Southwestern Baptist Theological Seminary names new president after Greenway resignation

The BH Carroll Memorial Building at the Southwestern Baptist Theological Seminary in Fort Worth, Texas.
The BH Carroll Memorial Building at the Southwestern Baptist Theological Seminary in Fort Worth, Texas. | (WIKIMEDIA COMMONS/MICHAEL-DAVID BRADFORD)

The Board of Trustees for Southwestern Baptist Theological Seminary has unanimously elected David S. Dockery as the new president of the Fort Worth, Texas-based Christian academic institution.

SWBTS announced Dockery's election as the 10th president of the seminary last Wednesday. Dockery had been serving as interim president since the resignation of former President Adam Greenway last year.

Additionally, the trustees elected Southern Baptist leader O.S. Hawkins to the newly created role of chancellor.

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Trustees Chairman Danny Roberts says Dockery had an "impressive performance" as interim president, bringing "stability and healing" to the seminary.

"Dr. David Dockery is God's man for Southwestern Seminary in this hour," stated Roberts. "Our seminary's at a critical juncture in this 115-year history, and in God's providence, He has already provided the man to lead our seminary during this time."

"We have settled today who our leader is," Roberts continued, "and we may move forward as we continue to seek God's favor on Seminary Hill as we equip men and women of the next generation of ministers to the calling that God has given them."

Dockery said he is "deeply humbled and genuinely grateful for the privilege and responsibility to serve" as SWBTS president. He is "thankful for the overwhelming support from the board of trustees as well as for the faithful encouragement and prayerful support from the faculty, staff, colleagues, and students."

"What an honor it will be to continue to serve side-by-side with O.S. Hawkins, a dear friend and person that I greatly admire and from whom I have learned much in recent months," Dockery added.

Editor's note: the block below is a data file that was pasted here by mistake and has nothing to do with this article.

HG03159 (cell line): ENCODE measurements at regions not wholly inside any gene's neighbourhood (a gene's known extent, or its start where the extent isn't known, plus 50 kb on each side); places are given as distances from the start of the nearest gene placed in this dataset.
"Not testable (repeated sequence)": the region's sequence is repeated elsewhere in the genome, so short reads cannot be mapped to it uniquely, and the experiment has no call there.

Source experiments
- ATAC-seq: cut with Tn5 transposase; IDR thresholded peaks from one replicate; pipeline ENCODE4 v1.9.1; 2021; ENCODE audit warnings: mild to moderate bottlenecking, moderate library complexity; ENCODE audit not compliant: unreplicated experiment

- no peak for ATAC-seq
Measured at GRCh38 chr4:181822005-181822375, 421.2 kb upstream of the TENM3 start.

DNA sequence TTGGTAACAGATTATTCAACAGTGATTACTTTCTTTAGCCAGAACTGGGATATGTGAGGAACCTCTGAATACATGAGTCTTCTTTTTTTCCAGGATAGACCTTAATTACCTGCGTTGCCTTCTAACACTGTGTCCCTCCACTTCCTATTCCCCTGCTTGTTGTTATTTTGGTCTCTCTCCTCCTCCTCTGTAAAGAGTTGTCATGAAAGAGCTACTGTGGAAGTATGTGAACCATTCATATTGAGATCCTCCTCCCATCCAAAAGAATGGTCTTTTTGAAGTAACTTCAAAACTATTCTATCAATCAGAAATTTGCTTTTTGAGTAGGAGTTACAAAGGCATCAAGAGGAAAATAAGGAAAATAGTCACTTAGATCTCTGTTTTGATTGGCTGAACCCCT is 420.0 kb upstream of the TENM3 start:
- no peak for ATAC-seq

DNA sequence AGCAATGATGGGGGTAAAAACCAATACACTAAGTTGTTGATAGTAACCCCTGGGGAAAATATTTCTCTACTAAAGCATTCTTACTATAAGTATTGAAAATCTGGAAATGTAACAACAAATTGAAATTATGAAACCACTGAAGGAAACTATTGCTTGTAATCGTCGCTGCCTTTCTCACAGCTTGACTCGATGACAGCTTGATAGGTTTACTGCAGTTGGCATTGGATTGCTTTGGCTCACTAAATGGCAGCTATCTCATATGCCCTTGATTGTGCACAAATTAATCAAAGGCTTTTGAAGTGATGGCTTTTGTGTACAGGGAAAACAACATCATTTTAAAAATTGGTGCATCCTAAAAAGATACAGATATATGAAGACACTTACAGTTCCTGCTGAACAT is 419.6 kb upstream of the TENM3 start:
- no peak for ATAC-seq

"We recognize that we stand on the shoulders of so many who've gone before us. I love this institution and the best aspects of its history. We will, with God's help, seek to carry forward in the future the best of Southwestern's heritage and Southwestern's spirit."

Last September, Greenway announced his resignation, having served as SWBTS president for more than three years after the firing of his predecessor, Paige Patterson.

"These days are incredibly challenging in the life of our denomination," said Greenway in a statement last year. "They are also challenging times for academic institutions, particularly theological seminaries."

Greenway went on to note that he and his wife held a "strong desire to be part of the solution" to the challenges that SWBTS faced, financially and otherwise.

"What we failed to appreciate was the enormity of the reputational, legal, and financial realities that would welcome us to the Dome — only to be compounded by a global pandemic unlike anything we have ever experienced before," he added.

"We have done our best to serve Southern Baptists by helping position our seminary for the future, but much, much work remains to be done. Nevertheless, in the Providence of God we sense a release from our duties here."

Last November, SWBTS emailed a statement to The Christian Post confirming staff cuts and other budgetary reduction measures as part of "organizational restructuring."

"These have been extremely difficult decisions as we seek to address our current challenges. We recognize the disruption that this causes for these staff members and their families," SWBTS spokesperson James A. Smith wrote in the statement. 

The statement didn't detail the number of staff laid off, nor if additional seminary personnel would be released in the near future.

"There is certainly no joy in having to make these decisions at this time. Appropriate severance is being offered to affected employees."

As interim president, Dockery told trustees last October that while the seminary was "not in a crisis," the financial issues may "quickly escalate to a crisis if we do not aggressively move to address them."

"For this institution to have a sustainable business model, we must reduce our campus footprint and the resource commitment it takes to maintain it," Dockery said at the time, according to Baptist Press.

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